Almost everybody that has hiked much in the Winds has passed by Photographer’s Point on the way to Island Lake, Pole Creek Lakes, Jean Lakes, or anywhere else in the central part of the range. The view from the rocks bordering the trail as it makes a turn towards Eklund Lake is amazing – you can see peaks ranging from Glover to the north to Bald Mountain towards the south with Fremont, Helen, Henderson, and Arrowhead in between. But there are views, and there are views. A short hike DOWNHILL skirts along a small cliff area until you reach a small mound of rock jutting out into space. It’ll be obvious. This is the real Photographer’s Point – a place worthy of a Cheeseburger; and check out the view! We arrived in time for a late lunch. The burgers had been packed with about a pound of dry ice to keep them frozen for the duration of the hike. That morning we ditched the remaining dry ice and allowed the burgers to thaw. The buns had been stored in a tupperware-type container and Patrick had remembered to bring packets of mayonaisse, ketchup, and mustard.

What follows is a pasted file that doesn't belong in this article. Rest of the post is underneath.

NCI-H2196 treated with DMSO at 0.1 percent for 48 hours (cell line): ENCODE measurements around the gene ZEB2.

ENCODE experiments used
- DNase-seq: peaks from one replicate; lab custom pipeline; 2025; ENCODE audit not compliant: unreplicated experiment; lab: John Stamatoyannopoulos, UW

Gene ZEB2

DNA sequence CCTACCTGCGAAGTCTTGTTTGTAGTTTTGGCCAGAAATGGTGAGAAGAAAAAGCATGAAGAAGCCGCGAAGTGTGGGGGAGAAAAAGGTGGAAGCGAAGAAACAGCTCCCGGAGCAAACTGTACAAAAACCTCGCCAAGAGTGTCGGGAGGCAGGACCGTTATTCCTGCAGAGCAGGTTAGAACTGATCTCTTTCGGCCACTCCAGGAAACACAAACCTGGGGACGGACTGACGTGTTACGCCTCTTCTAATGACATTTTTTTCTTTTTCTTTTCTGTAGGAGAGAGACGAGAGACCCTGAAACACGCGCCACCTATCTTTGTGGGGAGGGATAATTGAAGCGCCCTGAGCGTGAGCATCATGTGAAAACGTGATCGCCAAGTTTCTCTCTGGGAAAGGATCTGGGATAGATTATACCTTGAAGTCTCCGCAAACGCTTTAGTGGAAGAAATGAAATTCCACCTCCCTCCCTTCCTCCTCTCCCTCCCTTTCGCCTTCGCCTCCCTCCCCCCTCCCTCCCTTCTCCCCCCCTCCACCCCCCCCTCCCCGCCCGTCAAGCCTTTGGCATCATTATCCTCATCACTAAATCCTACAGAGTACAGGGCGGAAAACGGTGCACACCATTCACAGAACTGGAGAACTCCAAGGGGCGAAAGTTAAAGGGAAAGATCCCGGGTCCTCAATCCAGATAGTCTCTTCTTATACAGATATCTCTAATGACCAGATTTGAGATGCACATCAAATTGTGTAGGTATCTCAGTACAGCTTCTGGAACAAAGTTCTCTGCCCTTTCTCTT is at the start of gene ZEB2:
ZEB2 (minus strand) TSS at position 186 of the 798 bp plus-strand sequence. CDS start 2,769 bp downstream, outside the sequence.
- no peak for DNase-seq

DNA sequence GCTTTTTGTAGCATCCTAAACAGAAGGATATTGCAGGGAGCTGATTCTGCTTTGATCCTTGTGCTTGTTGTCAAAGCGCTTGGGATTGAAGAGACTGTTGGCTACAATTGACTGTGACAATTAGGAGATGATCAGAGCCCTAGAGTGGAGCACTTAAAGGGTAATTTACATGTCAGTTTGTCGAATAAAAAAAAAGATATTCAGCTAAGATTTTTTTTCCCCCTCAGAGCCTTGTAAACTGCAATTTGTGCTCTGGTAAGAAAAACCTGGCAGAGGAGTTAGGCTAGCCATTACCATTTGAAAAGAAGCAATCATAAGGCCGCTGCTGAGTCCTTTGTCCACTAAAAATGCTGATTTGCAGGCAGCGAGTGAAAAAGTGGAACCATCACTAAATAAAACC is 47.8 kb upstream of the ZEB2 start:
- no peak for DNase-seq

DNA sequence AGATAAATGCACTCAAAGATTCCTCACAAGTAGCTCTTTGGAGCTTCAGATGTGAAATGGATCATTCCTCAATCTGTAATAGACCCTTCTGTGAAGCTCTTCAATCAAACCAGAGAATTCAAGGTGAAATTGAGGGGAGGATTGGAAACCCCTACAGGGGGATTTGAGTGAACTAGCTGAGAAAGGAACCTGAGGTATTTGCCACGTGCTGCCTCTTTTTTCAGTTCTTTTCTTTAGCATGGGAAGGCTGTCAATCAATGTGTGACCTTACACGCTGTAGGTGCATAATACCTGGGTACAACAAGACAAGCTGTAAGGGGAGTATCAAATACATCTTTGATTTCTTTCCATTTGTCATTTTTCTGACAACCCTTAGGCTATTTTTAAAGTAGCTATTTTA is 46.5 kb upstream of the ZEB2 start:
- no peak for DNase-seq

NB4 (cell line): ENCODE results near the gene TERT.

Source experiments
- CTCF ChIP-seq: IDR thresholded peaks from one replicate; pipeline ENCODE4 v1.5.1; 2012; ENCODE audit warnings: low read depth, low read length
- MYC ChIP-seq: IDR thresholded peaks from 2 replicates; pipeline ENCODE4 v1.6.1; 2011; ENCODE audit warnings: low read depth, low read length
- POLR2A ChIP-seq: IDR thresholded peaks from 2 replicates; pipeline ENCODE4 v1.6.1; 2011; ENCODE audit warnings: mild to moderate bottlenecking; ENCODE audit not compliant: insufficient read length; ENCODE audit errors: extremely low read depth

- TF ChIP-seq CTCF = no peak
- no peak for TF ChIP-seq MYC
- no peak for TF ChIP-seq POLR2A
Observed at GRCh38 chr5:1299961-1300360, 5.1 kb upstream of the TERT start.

All in all, despite the weather, it was a great hike. We talked about another hike next year – camping in Titcomb Basin with day hikes up Miriam and Dinwoody Peaks, the Butress, and maybe Fremont Peak. Bring your Cheeseburgers!

Patrick, Paul – August 26, 2006 / Photographer’s Point, Sublette County, Wyoming (10,056 ft.)

Storm Clouds Mount Lester Looking at Indian Pass End of the Storm

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Entry filed under: Wyoming Summits.

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1 Comment Add your own

  • 1. John  |  August 30, 2006 at 10:44 am

    Great Pictures! I truly wish that I could have joined you

    Reply

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The Mission

To encourage, enable, and document the consumption of a Cheeseburger on every summit on earth.